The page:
Selo («Село»; Village). An illustrated weekly newspaper for peasants and workers, published in Kyiv from September 1909 to February 1911. It was one of the first Ukrainian-language newspapers in the Russian Empire. The official publishers were H. Yampolska and I. Malych, but the guiding force behind the newspaper was Mykhailo Hrushevsky, who wrote most of the editorials. The managing editor and literary critic was Yurii Tyshchenko. Popular features included chronicles of developments in the Russian Empire (by Maksym Hekhter) and Western Ukraine and Europe (by Mykola Zalizniak and Volodymyr Doroshenko), and political and cultural commentaries by Petro Stebnytsky (pseudonym: Smutok), Mykyta Shapoval, and others. The paper also contained articles on agriculture, hygiene, and rural economics by Arystarkh Ternychenko, Vasyl Koroliv-Stary, and Oleksander Mytsiuk; poetry by Oleksander Oles, Volodymyr Samiilenko, Hrytsko Chuprynka, and Yakiv Shchoholiv; and prose by Volodymyr Vynnychenko, Olha Kobylianska, Arkhyp Teslenko, Modest Levytsky, Les Martovych, V. Storozhenko, Vasyl Stefanyk, and Spyrydon Cherkasenko. At the height of its popularity, Selo had 4,500 to 5,000 subscribers. The publishers were constantly harassed and fined by the tsarist authorities, and the paper was finally forced to cease publication. It was succeeded by Zasiv.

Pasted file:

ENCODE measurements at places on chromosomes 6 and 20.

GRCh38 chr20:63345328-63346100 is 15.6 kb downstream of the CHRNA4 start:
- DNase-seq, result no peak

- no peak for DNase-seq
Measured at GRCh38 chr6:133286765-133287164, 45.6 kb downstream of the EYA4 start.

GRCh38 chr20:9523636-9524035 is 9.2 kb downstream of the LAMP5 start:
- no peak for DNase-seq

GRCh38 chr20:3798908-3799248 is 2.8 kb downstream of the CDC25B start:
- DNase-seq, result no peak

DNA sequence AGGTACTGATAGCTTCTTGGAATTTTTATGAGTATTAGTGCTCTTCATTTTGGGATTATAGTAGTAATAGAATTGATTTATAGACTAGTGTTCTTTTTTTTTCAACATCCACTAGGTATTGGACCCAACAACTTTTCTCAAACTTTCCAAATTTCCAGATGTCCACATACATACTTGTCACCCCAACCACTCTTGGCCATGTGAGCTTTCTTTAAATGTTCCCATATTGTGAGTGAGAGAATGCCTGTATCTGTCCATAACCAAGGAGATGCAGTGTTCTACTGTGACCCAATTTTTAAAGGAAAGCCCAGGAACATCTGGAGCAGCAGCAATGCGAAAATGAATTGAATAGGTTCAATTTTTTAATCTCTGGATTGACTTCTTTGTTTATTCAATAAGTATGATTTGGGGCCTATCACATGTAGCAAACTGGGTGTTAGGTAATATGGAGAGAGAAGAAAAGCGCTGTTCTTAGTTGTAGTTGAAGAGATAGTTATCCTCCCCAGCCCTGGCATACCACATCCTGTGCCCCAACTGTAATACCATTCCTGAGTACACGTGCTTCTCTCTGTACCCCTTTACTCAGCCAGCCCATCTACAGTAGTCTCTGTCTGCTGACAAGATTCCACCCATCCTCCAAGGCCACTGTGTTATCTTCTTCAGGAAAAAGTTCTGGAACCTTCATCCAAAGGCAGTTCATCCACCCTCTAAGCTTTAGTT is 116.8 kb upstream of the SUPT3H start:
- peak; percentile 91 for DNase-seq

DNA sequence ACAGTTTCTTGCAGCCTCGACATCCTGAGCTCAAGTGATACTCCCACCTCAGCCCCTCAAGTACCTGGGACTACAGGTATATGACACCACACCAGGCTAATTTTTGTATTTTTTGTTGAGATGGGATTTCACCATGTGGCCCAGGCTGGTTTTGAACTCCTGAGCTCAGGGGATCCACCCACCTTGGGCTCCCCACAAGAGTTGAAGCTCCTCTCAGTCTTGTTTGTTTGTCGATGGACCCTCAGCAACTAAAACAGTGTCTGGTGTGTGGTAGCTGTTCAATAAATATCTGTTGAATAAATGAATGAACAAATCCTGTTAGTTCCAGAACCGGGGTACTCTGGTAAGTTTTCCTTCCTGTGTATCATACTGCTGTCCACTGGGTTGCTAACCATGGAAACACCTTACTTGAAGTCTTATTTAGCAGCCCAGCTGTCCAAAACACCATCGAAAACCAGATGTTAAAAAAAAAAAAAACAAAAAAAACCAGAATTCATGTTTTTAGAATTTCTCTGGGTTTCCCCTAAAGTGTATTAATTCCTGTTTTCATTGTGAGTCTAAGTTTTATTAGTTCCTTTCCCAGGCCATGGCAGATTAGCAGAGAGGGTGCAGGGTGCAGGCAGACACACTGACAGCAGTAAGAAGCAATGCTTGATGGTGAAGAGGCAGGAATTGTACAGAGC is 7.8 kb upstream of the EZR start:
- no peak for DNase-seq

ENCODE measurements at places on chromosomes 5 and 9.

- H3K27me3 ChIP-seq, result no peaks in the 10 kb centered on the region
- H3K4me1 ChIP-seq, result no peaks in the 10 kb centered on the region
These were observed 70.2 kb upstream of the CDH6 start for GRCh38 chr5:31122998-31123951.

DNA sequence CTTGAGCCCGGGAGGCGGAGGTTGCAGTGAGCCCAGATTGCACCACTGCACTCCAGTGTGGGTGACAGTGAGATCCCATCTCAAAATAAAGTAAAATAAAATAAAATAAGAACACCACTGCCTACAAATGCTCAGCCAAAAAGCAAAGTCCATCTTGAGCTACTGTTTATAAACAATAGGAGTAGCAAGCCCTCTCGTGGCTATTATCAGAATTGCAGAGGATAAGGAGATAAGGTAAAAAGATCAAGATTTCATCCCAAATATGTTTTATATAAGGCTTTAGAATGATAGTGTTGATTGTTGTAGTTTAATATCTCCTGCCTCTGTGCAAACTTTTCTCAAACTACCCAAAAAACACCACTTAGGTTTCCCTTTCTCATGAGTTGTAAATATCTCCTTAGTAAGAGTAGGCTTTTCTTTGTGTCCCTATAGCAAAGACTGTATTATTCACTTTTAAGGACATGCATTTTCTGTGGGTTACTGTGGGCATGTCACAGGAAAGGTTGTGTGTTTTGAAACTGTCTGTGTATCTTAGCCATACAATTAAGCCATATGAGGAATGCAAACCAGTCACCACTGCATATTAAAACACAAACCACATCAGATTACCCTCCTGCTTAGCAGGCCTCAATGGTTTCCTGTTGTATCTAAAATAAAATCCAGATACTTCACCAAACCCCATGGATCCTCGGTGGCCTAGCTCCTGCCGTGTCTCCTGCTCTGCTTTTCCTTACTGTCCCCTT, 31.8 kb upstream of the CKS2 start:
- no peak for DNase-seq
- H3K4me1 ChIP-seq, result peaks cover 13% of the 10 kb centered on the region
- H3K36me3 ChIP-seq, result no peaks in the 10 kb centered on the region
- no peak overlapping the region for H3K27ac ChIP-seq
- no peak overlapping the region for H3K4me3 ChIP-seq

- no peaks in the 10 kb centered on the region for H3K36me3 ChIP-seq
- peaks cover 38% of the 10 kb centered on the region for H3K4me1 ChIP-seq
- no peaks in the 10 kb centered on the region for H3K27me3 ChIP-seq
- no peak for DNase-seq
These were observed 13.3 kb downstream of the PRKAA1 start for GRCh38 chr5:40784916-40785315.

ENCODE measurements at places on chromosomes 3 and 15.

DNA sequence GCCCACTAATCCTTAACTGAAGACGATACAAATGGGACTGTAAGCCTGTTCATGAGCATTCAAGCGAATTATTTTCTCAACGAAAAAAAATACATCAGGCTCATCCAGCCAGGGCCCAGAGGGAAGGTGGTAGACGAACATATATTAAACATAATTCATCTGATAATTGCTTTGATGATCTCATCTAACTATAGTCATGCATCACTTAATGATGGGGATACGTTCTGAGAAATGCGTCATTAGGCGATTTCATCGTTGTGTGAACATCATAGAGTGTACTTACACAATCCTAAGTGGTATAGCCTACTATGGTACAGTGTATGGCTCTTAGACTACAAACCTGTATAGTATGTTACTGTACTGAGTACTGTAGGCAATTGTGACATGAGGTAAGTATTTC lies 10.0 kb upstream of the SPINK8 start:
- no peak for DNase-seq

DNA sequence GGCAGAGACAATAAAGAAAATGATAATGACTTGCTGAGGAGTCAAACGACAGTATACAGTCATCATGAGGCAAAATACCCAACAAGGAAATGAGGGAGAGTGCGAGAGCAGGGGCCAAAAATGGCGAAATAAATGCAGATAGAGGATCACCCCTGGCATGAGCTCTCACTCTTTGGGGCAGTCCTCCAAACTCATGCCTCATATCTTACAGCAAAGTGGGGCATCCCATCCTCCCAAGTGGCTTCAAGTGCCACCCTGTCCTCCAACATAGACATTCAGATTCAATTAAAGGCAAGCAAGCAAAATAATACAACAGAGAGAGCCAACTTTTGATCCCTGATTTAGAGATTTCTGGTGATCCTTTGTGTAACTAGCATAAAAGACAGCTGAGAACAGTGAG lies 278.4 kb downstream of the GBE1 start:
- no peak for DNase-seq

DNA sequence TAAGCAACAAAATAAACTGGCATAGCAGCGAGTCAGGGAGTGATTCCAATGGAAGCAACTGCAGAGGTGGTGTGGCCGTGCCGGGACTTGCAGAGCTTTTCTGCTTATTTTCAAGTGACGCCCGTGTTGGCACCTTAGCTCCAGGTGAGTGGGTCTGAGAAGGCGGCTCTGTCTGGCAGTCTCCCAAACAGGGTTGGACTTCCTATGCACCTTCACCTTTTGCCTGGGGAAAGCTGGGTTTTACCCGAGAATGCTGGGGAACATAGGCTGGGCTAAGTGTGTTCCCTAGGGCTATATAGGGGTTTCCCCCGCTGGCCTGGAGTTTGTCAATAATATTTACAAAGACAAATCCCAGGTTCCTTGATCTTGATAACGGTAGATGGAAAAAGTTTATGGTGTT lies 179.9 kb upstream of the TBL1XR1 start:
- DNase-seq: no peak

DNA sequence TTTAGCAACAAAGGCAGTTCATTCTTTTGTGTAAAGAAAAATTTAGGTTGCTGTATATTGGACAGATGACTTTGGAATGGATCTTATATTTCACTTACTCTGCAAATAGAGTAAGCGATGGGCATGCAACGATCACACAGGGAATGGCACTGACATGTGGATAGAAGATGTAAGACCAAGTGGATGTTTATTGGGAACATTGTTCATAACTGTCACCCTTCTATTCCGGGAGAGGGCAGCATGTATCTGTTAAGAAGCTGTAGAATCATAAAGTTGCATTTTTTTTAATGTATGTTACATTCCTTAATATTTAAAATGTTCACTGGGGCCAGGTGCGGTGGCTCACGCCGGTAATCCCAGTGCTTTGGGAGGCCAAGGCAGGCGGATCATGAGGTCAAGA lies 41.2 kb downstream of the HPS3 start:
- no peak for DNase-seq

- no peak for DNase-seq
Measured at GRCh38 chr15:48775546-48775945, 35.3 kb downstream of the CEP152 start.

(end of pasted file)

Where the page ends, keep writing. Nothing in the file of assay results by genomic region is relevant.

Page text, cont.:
[This article originally appeared in the Encyclopedia of Ukraine, vol. 4 (1993).]

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